Birthing pangs continue within a mother’s DNA. I feel wistful for days past, for velvet arms around my neck, for faces up-too-close. I miss the soft-voiced promises to “never, ever leave me.” 

These realities are the blessing and heartache of Mom-hood. It’s the leave and cleave, which give way to God-purposed layers of generations. And although it’s right and good, sometimes it hurts with a thankful, mournful kind of pain. 

Mother’s Day coincides with graduations, weddings, and launchings.  Changing roles and celebrations whisper that same need for assurance. 

If my mother would still be alive this Mother’s Day, I would put my arms around her small frame and lean my head down to feel her soft gray hair press against my cheek. I would whisper loudly so she could hear, “You are still my favorite Mother.” 

She would smile, and I would hand her a tissue.


*Feature Photo by Philip Schroeder

12 Replies

  1. Daneen Campbell Reply

    Oh, Sylvia, how very, very needed this is to my mother-heart right now! My younger daughter is 1000 miles away and has just recently undergone a mastectomy to remove cancer. I long to be with her but so many obstacles loom right now and we feel she doesn’t need to have extra people in her home right now. She has a homeschool consulting/publishing/printing business and is well known. That in itself means that she is limiting her phone/text/message contacts for the sake of peace and rest. It’s a wilderness to my heart not to be able to hold her and love on her! Thanks for your thoughts that, although they bring tears (again!), help me remember she is in the best place she could ever be as the Great Physician gives her healing and help.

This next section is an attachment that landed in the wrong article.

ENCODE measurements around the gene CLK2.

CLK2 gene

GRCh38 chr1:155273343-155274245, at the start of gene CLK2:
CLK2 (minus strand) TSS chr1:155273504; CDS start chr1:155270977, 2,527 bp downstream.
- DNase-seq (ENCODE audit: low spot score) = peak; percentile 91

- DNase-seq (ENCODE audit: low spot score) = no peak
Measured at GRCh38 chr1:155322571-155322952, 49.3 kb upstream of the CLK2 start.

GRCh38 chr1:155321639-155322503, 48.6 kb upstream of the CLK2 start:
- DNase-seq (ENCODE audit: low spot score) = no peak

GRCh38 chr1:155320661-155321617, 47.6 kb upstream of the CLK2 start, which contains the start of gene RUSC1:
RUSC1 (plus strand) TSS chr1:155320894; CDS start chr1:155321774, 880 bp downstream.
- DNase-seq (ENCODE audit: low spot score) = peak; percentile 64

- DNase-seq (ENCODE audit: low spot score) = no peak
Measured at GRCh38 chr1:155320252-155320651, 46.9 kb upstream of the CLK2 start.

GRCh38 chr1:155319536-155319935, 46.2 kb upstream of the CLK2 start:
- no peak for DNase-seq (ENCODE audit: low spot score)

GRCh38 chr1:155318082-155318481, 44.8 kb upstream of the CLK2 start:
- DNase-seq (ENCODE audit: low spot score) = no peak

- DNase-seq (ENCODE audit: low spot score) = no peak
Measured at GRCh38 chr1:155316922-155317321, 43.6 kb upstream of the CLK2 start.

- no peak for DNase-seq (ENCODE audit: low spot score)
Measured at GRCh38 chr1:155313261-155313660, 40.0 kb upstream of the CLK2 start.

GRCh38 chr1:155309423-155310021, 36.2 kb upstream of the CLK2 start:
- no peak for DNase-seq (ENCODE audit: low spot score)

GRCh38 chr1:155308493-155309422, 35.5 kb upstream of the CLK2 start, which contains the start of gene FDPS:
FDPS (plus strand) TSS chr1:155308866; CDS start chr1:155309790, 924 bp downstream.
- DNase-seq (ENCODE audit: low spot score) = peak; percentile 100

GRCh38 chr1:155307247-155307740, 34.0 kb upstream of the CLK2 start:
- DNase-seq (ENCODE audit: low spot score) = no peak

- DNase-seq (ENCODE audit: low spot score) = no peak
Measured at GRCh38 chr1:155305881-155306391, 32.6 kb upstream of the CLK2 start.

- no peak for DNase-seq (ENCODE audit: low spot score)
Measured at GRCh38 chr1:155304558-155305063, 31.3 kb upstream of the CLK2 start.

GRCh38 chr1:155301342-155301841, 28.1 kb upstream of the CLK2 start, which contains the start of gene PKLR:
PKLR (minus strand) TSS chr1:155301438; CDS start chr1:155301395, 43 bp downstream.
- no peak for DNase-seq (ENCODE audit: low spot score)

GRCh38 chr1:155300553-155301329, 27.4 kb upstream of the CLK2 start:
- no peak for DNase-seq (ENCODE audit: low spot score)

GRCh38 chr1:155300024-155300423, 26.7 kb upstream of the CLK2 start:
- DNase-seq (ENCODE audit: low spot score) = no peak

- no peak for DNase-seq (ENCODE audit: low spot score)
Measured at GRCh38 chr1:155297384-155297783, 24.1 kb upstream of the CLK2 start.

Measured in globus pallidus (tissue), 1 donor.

• sylvia schroeder Reply

      Daneen, thank you so much for sharing. What a difficult difficult journey for you both! May the Great Physician continue to guide your steps and bring healing to your daughter. I really appreciate your comments and am praying for her and for you today! Keep me updated!

  2. Candyce Carden Reply

    What a sweet, sweet story that every mother can identify with. Thank you1

  3. Maria Martens Reply

    I can hardly see through my tears reading this, so many feelings and longings to be close to my children come flooding as i remember bringing our kids home and then leaving to go back to the mission field. thank you for the beautiful reminder that Jesus stays near them and us even tough we are far apart in distance. thank you for reminding me that Jesus spoke and speaks to our momma hearts.

  4. Linda Lou Brucato Reply

    Wonderful!! So powerful this precious gift of motherhood. My heart grieves for all those precious women who have not been able to have children. Thanks Sylvia!

  5. Melissa Strout Reply

    Thank you, Sylvia. I am so thankful for people that love our sons and when we have not been near to be there for them others have stepped in for us over the years to show that love that we would of gladly given if we had been nearby.

    • Sylvia Schroeder Reply

      Yes, I know what you mean! I think in the missionary community we get this “momentary” sacrifice with deep gratitude mixed with tears. I love hearing from you Melissa! Thanks for taking the time to read and effort to respond. I hope you have a truly blessed Mother’s Day!!

  6. J.D. Wininger Reply

    Awww… you’re not supposed to make cowboys cry. I had to take down mama’s photo and tell her that she’s still my favorite. 🙂 Heartwarming Ms. Sylvia. Thank you.

    • Sylvia Schroeder Reply

      I made J.D. cry? Made my day! Mamma’s are pretty special and those sweet memories remain. Thanks so much! I am honored by cowboy tears!